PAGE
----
Killeen Daily Herald
Herald staff writer
March 16, 2016
Gabe Wolf | Herald Ft Hood Memorial-4 Ashlee Nemelka and Kevin Harmer visit PFC. Aaron Nemelka's bronze Friday at the Fort Hood Memorial dedication.KILLEEN — Three small boys, all children or grandchildren of those killed on Nov. 5, 2009, approached the stage as about 800 people quietly watched.
They placed their hands over their hearts and began to speak in unison: “I pledge allegiance to the flag...” The audience quickly joined in, creating a resounding, unifying “Pledge of Allegiance” inside the Killeen Civic and Conference Center on Friday.
It was one many emotional, yet also patriotic, moments that marked the long-awaited dedication ceremony of the November 5, 2009, Memorial, which honors the 12 soldiers and 1 civilian who were killed and dozens wounded in the mass shooting that day.
“The memorial itself will always be a sobering reminder of what we lost,” said Maj. Gen. John Uberti, deputy commander for III Corps and Fort Hood.
He was one of several speakers at the nearly three-hour event, which ended with the families of the fallen, the wounded and others visiting the memorial adjacent to the conference center.
The $400,000 memorial — which was paid for through donations and in-kind services — includes a gazebo, 13 statues symbolizing those killed and a flag pole in the center.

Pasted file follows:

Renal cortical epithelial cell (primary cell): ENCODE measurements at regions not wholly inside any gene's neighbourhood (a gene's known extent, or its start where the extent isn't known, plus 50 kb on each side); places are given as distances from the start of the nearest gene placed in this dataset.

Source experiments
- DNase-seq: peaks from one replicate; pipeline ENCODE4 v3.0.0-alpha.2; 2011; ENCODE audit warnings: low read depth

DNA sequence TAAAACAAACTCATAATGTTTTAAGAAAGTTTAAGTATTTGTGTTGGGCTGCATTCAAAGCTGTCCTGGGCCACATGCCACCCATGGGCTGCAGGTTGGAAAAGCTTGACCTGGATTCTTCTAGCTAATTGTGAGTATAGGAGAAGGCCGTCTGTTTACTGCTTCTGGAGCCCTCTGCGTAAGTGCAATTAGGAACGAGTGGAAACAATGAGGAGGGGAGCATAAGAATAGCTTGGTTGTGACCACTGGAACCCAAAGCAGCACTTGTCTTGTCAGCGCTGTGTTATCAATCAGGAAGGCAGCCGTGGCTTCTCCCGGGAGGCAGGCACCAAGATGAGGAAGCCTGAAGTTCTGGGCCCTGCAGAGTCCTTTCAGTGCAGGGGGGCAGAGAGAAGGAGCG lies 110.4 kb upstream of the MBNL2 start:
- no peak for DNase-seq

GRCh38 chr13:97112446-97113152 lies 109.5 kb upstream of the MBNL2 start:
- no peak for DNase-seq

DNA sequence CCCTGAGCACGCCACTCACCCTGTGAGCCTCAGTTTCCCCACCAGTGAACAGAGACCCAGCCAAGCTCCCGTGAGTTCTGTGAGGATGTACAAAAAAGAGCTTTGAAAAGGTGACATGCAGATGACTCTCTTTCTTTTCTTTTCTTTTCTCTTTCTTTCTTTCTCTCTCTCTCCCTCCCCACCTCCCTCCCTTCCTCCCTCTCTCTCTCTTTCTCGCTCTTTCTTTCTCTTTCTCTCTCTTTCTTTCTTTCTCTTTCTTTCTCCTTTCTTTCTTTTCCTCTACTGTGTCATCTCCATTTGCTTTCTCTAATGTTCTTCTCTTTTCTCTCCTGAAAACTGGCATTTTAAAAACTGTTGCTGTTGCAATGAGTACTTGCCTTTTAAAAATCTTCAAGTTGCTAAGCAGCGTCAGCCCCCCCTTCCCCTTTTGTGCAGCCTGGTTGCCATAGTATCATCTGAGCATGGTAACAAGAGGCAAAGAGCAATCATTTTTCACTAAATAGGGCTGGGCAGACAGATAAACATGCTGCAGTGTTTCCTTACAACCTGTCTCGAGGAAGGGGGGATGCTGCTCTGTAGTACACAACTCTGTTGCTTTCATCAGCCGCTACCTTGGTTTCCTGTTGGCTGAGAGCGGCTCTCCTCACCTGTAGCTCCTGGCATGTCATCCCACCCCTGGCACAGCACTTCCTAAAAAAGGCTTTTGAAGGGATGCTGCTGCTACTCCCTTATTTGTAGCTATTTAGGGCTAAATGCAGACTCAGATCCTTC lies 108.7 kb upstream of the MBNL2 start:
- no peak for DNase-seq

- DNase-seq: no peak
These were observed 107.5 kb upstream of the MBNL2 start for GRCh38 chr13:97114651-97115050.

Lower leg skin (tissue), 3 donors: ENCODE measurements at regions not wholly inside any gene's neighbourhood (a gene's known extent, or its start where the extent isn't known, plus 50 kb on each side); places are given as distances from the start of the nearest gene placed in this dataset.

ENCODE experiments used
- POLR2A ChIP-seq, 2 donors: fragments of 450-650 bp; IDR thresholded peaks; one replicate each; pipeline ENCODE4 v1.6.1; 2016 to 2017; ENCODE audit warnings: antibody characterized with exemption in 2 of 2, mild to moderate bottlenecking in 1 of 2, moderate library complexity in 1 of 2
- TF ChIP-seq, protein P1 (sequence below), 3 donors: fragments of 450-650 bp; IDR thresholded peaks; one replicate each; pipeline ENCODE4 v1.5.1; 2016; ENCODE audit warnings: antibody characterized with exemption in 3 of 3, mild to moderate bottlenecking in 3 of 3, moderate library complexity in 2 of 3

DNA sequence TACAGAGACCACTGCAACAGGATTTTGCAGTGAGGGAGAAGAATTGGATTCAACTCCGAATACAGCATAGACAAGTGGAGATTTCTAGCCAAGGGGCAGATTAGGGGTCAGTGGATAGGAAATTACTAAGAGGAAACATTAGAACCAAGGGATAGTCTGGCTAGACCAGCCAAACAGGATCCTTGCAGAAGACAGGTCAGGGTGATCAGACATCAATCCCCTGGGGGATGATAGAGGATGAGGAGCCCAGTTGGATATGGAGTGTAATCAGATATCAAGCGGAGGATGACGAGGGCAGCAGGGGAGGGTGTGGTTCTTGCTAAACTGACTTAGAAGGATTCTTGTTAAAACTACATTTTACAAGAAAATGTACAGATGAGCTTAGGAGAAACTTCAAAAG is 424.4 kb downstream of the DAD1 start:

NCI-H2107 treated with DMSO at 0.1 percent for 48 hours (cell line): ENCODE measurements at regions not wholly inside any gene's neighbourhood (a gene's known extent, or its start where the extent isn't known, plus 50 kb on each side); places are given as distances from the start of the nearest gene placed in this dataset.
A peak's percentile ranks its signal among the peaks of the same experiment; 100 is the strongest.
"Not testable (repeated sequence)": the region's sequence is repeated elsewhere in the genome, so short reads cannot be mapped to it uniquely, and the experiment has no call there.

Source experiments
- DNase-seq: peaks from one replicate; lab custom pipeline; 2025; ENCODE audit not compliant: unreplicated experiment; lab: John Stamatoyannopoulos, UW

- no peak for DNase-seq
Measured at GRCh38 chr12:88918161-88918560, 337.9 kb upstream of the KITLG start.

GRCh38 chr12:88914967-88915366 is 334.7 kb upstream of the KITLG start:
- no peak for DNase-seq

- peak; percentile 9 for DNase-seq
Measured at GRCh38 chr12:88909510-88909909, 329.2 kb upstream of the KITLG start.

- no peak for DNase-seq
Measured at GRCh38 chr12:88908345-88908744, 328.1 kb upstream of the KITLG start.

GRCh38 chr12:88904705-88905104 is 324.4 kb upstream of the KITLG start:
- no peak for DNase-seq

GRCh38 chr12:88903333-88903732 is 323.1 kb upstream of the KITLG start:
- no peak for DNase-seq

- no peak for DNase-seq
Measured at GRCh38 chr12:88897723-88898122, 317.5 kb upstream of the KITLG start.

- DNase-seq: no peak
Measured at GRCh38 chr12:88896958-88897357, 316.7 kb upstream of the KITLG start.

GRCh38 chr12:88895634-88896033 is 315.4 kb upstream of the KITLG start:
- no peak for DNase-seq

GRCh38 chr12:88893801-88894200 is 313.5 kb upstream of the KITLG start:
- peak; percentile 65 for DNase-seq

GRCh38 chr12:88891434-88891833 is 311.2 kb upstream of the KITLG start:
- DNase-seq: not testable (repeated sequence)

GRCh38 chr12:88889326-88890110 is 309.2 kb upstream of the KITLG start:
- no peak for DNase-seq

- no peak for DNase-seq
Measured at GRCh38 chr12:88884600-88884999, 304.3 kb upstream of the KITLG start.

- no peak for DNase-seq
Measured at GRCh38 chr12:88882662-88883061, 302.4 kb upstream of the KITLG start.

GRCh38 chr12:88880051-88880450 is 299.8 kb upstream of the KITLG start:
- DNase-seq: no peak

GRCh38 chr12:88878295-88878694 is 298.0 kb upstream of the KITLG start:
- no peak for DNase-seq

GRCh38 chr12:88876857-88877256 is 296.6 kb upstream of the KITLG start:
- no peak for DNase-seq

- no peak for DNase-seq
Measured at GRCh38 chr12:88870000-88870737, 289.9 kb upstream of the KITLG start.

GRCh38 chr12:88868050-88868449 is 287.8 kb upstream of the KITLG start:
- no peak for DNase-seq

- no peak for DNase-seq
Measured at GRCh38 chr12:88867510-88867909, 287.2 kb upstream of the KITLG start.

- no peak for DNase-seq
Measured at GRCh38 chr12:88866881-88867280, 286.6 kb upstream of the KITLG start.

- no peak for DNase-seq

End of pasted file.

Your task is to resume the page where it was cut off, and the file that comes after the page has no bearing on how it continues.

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Living in pain: For some wounded on Nov. 5, 2009, fight for benefits continues
Shawn Manning and Alonzo Lunsford Jr. — both former staff sergeants who were shot multiple times by Nidal Hasan — said despite earning the federal Purple Heart medals last April, their struggles with the government’s lack of labeling their wounds as “combat related” remain.
They said the pain they live with is an everyday reminder of what happened.
“I just had surgery last summer to remove a bullet out of my thigh and a bullet out of my back,” said Manning, who in addition to physical pain, also deals with post-traumatic stress disorder stemming from the shooting. “I still have a bullet in my back,” Lunsford said. “It cant be removed because it’s so close to my spine.” He, too, has complications from lingering pain and PTSD, as well as a traumatic brain injury from a bullet that hit close to one of his eyes.